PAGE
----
The long-term global impact of the COVID-19 pandemic will be far-reaching. It has already led to a significant drop in economic activity across the world, with certain industries, such as aviation, retail, hospitality, and tourism being particularly affected.
The Cayman Islands is home to one of the world's leading financial centres. Its tax neutral status, stable government, and sophisticated legal system, and the flexibility of its Companies Act make the jurisdiction attractive to investors. Most offshore companies in the Cayman islands are incorporated for holding or international training purposes, as opposed to carrying out business directly in the Cayman Islands. As such, the need for significant measures in the Cayman islands to address business concerns as a result of COVID-19 has been less pressing than elsewhere in the world.
The Cayman Islands continue to be an attractive restructuring jurisdiction. The courts and the dedicated Financial Services Division have significant experience in managing complex debt restructurings. Such debt restructurings in the Cayman Islands often involve cross-border issues and require recognition in the jurisdictions such as the United States and Hong Kong, and they often necessitate co-operation between the various jurisdictions, both at a practitioner and judicial level.
Restructuring work is certainly on the rise within the jurisdiction. Businesses continue to face great pressure given the breakdown of international supply chains, disruptions to manufacturing, cash flow issues, and labour shortages. Practitioners are therefore seeing otherwise viable companies forced to restructure liabilities and business structures to try to salvage ongoing trading and keep ahead of the looming risk of insolvency.
This article discusses the various business sectors that practitioners have noted as being particularly impacted by COVID-19, the modes of restructuring in the Cayman Islands and how they are being used, proposed legislative reform, and the impact of COVID-19 on court administration in the jurisdiction.
Restructuring and Finance Deals
A considerable number of debt and equity capital markets deals and restructuring transactions have been conducted in the Cayman Islands since the outbreak of COVID-19. Companies in various sectors have sought to increase cash levels to see them through a period of relative uncertainty. Many businesses have sought to address liquidity problems arising due to the crisis with deals covering a wide range of sectors, including retail, banking, aviation, travel and tourism, food and beverage, and technology.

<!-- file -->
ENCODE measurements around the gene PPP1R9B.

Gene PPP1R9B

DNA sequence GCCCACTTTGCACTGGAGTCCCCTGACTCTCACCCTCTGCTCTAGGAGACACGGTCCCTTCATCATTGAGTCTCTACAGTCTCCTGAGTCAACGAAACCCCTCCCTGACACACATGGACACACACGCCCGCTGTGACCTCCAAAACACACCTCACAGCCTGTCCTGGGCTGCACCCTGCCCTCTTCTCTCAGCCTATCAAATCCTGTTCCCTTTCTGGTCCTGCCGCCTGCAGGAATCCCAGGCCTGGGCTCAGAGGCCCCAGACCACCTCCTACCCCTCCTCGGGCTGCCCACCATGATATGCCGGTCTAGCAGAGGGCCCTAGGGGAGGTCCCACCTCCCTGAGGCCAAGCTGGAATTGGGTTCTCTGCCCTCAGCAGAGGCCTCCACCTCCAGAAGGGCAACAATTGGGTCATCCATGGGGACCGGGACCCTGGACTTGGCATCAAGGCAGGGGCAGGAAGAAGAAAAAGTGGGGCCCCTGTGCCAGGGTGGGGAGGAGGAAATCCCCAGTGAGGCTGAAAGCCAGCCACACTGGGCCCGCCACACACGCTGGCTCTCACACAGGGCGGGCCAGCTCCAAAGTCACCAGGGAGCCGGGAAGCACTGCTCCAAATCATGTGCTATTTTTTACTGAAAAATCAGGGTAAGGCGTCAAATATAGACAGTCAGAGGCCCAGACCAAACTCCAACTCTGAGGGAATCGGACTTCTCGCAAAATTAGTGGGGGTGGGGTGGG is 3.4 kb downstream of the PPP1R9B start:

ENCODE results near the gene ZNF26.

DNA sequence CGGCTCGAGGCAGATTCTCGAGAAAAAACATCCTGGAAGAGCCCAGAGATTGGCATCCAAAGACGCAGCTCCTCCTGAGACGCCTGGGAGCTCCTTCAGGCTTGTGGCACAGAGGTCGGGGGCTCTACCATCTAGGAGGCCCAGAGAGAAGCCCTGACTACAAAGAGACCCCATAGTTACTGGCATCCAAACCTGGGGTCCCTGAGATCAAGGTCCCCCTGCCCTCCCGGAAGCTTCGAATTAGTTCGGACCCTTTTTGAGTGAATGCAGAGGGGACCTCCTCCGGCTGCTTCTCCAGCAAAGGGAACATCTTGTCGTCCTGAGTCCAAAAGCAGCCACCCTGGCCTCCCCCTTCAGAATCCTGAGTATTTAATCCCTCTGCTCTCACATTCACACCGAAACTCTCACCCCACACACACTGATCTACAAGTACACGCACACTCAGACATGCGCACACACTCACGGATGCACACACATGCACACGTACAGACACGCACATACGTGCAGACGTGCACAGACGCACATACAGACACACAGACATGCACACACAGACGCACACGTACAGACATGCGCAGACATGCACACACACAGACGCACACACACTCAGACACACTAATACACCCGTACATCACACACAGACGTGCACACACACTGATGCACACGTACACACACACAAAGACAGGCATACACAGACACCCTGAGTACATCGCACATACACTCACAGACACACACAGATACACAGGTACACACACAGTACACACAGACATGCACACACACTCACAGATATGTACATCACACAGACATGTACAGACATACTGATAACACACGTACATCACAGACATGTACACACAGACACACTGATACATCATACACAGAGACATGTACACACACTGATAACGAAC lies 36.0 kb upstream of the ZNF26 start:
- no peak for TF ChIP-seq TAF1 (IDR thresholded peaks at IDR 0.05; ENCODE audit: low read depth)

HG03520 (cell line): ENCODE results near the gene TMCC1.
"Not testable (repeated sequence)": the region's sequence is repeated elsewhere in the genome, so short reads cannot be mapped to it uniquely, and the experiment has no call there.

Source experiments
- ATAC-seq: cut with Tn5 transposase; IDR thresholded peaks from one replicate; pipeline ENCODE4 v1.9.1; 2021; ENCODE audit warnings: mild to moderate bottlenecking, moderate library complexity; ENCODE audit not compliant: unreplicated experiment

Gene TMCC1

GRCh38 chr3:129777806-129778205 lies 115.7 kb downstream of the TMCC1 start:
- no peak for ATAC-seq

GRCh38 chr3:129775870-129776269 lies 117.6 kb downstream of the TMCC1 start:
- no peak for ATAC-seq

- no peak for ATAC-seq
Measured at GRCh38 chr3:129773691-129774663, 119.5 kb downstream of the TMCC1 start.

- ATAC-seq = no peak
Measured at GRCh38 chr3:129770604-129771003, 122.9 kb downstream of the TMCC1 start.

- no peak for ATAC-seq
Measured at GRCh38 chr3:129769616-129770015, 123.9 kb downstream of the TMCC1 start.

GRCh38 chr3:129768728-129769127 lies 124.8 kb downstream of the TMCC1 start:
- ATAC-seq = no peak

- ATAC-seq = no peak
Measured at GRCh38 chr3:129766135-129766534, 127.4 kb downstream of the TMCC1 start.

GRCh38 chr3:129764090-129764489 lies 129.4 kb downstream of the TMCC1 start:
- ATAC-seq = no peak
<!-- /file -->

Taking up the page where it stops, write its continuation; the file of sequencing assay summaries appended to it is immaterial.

Due to low interest rates and increased market volatility-in part, due to COVID-19-2020 saw a marked increase in the use of special purpose acquisition companies (SPACs) for initial public offerings (IPOs) in the North American and London markets. As the Cayman Islands are ideally placed to provide an offshore domicile for these acquisition vehicles, practitioners anticipate that many more companies will continue to go public via SPACs throughout 2021 and beyond.
A marked increase in the number of fund financings was observed in 2020, as entities looked to lock down access to capital to fund acquisitions ahead of an anticipated credit squeeze and, potentially, to take advantage of assets that become available at reduced or distressed prices.
Modes of Restructuring
Debt of Cayman Islands companies, as well as those foreign companies that redomicile to or are registered as foreign companies in the Cayman Islands, can be restructured in this jurisdiction. The principal debt (and equity) restructuring tool is the scheme of arrangement. Cayman schemes of arrangement loosely mirror those in England-and the jurisprudence of the English courts remains highly persuasive in the Cayman Islands-and often take place within a provisional liquidation to take advantage of the statutory moratorium on claims that arises once provisional liquidators are appointed. There has been a significant increase in the number of schemes of arrangement being conducted in the Cayman Islands since the outbreak of COVID-19.
Although there is presently a lack of a legislative corporate restructuring regime other than schemes of arrangement in the Cayman Islands, in contrast to, for example, the U.S. Chapter 11 process and the administration regime in the UK, the flexible provisional liquidation regime is often used as a means of obtaining a moratorium to prevent creditors from seeking to disrupt a pari passu distribution and to enable a company to seek to negotiate the restructuring of its debts with its creditors, whether by scheme of arrangement or a more informal out-of-court negotiation.
The provisional liquidation process is also often used to support a foreign restructuring process where there is a Cayman registered company within the corporate structure. For example, in 2020, a major U.S. clothing store filed for Chapter 11 bankruptcy in the U.S. to facilitate a restructuring plan, and joint provisional liquidators were appointed over the Cayman purchasing company for the group to support the implementation of the plan. Although COVID-19 was not cited as the main factor for the retailer's need to restructure, the pandemic doubtless accelerated the necessity. Practitioners expect to see an increase in provisional liquidations being used in this way as more retailers and other foreign businesses negatively impacted by COVID-19 are forced to restructure.
Chinese, Hong Kong Companies
The COVID-19 pandemic has impacted various Chinese industries, and the knock-on effect has been an increase in corporate reorganisations taking place in the Cayman Islands, given the significant number of China based companies registered in there.